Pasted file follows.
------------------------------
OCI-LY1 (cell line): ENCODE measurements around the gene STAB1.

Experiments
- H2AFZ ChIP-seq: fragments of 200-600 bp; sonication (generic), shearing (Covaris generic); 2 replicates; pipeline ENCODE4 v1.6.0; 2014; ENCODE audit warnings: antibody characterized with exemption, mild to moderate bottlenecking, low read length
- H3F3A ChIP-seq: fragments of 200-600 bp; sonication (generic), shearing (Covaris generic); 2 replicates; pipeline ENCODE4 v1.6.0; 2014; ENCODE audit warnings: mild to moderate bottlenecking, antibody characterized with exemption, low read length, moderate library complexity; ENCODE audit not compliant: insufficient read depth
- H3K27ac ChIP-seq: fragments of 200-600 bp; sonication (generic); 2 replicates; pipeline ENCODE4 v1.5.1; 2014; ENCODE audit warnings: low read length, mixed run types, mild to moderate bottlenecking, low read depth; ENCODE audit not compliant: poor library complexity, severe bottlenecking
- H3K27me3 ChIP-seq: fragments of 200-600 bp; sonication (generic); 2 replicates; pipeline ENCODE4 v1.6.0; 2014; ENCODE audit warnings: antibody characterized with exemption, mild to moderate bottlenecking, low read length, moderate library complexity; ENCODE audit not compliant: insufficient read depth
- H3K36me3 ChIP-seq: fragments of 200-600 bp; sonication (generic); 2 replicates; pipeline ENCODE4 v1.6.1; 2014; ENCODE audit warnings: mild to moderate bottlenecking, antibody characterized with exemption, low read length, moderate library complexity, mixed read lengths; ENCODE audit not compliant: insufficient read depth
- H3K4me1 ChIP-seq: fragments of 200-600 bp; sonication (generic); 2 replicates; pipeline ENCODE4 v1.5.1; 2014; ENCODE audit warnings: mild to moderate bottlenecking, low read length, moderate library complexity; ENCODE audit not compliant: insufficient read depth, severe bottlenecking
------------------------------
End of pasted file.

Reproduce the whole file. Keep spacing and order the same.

OCI-LY1 (cell line): ENCODE measurements around the gene STAB1.

Experiments
- H2AFZ ChIP-seq: fragments of 200-600 bp; sonication (generic), shearing (Covaris generic); 2 replicates; pipeline ENCODE4 v1.6.0; 2014; ENCODE audit warnings: antibody characterized with exemption, mild to moderate bottlenecking, low read length
- H3F3A ChIP-seq: fragments of 200-600 bp; sonication (generic), shearing (Covaris generic); 2 replicates; pipeline ENCODE4 v1.6.0; 2014; ENCODE audit warnings: mild to moderate bottlenecking, antibody characterized with exemption, low read length, moderate library complexity; ENCODE audit not compliant: insufficient read depth
- H3K27ac ChIP-seq: fragments of 200-600 bp; sonication (generic); 2 replicates; pipeline ENCODE4 v1.5.1; 2014; ENCODE audit warnings: low read length, mixed run types, mild to moderate bottlenecking, low read depth; ENCODE audit not compliant: poor library complexity, severe bottlenecking
- H3K27me3 ChIP-seq: fragments of 200-600 bp; sonication (generic); 2 replicates; pipeline ENCODE4 v1.6.0; 2014; ENCODE audit warnings: antibody characterized with exemption, mild to moderate bottlenecking, low read length, moderate library complexity; ENCODE audit not compliant: insufficient read depth
- H3K36me3 ChIP-seq: fragments of 200-600 bp; sonication (generic); 2 replicates; pipeline ENCODE4 v1.6.1; 2014; ENCODE audit warnings: mild to moderate bottlenecking, antibody characterized with exemption, low read length, moderate library complexity, mixed read lengths; ENCODE audit not compliant: insufficient read depth
- H3K4me1 ChIP-seq: fragments of 200-600 bp; sonication (generic); 2 replicates; pipeline ENCODE4 v1.5.1; 2014; ENCODE audit warnings: mild to moderate bottlenecking, low read length, moderate library complexity; ENCODE audit not compliant: insufficient read depth, severe bottlenecking